Dr. Silberstein Receives Lifetime Achievement Award
My first encounter with Dr. Silberstein was after a Fellow had prescribed a headache treatment plan for me at the Jefferson University Headache Center and needed someone to sign off. He rolled in on a chair from the room across from mine, asked if I understood and agreed, and then rolled back to his patient. “Nice to meet you too,” I thought.
My second encounter with Dr. Silberstein was during my first “Headache Camp,” (actually an in-patient stay at Jefferson University). He was covering the hospital during half of my visit. Each day he walked in with at least half a dozen residents in tow. He sat down, asked how I was and if I thought the treatment was helping. Each day he extended my stay a little longer until I reached a sustainable level of relief. Then he would tell me a joke and leave within 2 minutes of entering.
My most recent encounter with Dr. Silberstein was during this year’s American Headache Society’s Annual Conference in San Diego. He had just received the Lifetime Achievement Award, although he’s not done practicing. I hunted him down, reintroduced myself and told him I wanted to write about receiving this award. He was very gracious. Knowing that his time was precious, I exiting the conversation as quickly as I had interrupted him, pulling a “Silberstein,” on him. However, throughout the day we ran into each other many times where he went out of his way to talk to me.
Many patients will tell you that he is curt, brash or even rude. I just thought he was busy, which could leave a patient feeling neglected, an unfair assessment of his work style. He studies charts before talking to you, he recaps your current state to residents and he is working on ground-breaking studies in the field of headache medicine. He doesn’t waste time, but he also doesn’t waste your time. As a sufferer himself, he understands that someone in pain often wants quick answers. He is busy, but not uncaring.
He published his first paper in 1970 on medical marijuana, a little ahead of his time. To date his name is on over 300 medical papers. He worked on the first Botox trials for use in headache prevention and defined categories of headache disorders that had previously been overlooked in the International Classification of Headache Disorders, the leading standard for diagnostic criteria.
According to the AHS press release, Dr. Silberstein is a Fellow of the American Academy of Neurology, the American College of Physicians, and the American Headache Society, having served on the board as President, Treasurer, and Board of Directors member. He has served on the Publications, Scientific, and Education Committees and was Co-Chairman of the Annual Scientific Meeting.
Dr. Silberstein is an active member of the American Academy of Neurology and is Co-Director of the national and international Headache Guideline Project, in cooperation with the Agency for Health Care Policy and Research. He is Chairman of the Headache Research Group of the World Federation of Neurology and present Chairman of the International Headache Society’s annual meeting.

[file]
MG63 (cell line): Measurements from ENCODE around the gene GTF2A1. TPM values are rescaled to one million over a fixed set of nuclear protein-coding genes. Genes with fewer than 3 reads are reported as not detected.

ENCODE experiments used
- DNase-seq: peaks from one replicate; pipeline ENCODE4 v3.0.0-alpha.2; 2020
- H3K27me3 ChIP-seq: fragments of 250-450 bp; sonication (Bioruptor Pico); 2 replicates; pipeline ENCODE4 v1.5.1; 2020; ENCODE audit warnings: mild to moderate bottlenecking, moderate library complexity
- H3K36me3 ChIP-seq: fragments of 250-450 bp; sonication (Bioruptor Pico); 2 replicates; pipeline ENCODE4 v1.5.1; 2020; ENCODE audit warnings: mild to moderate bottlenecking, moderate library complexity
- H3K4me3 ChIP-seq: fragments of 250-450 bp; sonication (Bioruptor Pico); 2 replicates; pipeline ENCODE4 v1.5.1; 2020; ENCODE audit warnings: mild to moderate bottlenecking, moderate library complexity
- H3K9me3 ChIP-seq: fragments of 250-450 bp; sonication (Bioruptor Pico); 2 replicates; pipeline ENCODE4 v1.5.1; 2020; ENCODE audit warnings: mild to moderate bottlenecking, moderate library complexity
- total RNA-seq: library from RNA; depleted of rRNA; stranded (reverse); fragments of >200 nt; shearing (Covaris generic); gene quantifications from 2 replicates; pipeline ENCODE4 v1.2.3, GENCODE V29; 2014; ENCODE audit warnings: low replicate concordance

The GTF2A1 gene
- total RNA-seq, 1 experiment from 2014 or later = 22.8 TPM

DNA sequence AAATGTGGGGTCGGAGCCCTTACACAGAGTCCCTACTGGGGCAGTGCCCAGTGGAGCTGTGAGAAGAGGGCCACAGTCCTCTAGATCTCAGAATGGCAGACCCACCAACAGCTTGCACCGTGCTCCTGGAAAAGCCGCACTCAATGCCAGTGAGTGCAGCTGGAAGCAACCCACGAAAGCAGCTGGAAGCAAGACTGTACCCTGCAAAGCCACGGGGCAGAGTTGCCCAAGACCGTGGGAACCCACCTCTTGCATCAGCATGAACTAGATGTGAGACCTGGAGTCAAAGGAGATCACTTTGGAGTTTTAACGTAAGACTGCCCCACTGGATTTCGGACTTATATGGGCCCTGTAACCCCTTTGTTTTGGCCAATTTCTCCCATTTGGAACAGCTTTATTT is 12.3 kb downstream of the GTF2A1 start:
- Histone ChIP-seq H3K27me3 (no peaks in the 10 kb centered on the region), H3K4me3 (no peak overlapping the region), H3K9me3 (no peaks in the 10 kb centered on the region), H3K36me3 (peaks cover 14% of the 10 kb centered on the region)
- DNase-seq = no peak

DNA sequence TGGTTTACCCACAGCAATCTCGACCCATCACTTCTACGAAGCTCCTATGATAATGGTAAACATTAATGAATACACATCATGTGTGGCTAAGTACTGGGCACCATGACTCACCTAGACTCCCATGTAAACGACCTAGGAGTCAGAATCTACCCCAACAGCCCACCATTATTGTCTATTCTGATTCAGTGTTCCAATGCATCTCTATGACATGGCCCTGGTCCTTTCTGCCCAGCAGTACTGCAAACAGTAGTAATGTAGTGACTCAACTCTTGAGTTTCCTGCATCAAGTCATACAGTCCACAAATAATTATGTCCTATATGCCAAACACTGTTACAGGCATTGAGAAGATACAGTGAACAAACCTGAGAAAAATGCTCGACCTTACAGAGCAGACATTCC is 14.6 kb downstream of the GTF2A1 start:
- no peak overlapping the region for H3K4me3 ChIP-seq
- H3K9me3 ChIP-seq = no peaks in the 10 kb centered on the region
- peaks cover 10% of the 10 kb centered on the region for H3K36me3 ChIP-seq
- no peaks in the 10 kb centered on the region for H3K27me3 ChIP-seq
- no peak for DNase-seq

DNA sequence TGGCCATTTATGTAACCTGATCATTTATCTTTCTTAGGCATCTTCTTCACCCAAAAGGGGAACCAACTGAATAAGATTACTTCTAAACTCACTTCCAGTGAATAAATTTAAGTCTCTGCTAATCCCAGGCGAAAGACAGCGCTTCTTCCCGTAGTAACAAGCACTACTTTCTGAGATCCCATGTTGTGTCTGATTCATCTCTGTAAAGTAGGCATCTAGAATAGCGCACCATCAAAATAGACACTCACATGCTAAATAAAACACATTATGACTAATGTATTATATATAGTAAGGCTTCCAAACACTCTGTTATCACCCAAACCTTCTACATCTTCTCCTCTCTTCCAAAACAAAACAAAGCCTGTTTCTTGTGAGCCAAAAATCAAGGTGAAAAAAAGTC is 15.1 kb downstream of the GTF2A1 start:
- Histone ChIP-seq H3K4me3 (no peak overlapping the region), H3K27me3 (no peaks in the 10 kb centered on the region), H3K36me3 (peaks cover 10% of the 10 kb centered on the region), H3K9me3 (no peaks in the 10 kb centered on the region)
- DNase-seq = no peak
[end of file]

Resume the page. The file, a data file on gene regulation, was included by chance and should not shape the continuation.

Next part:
Award Acceptance Highlights
To say he’s busy is an understatement. When accepting the award, he shared that when he first started in medicine his wife told him his purpose in life was to “take care of patients,” and that’s always been his focus. He shared pictures of his colleagues over the years, travel photos and shots of his family as he said they were the most important part of his life. He was humbled by the award and credited his fellow pioneering headache specialists as influences and inspiration.
Taking Care of Patients First
The next day during a conference break, he sat down near me to talk to a neurology writer while I was updating the Twitter world on the latest study results. At one point he stopped explaining lidocaine and mexilitine to the writer and looked at me and said, “You have a migraine, don’t you?” “Always,” was my reply.
The writer asked how he knew? Dr. Silberstein said that he could see it in my eyes. I had been talking to my fellow writer prior to his mini-interview with the doctor. He commented he had no idea I was in migraine mode. Dr. Silberstein accurately said I was hiding the pain behind my business suit and friendly demeanor. He was right. There was an expiration date on how long I could “fake it,” but I thought I was hiding it well. Even during his interview, he focused on an actual patient to make his point.
To say Dr. Silberstein is busy does not do justice. His contributions to the specialty of headache medicine have been undeniable. He continues to lead new research and mentor those entering the field. I’m a fan. To read more about his Lifetime Achievement Award, see https://americanheadachesociety.org/lifetime-achievement-award/.
Can you tell when a migraine attack is coming?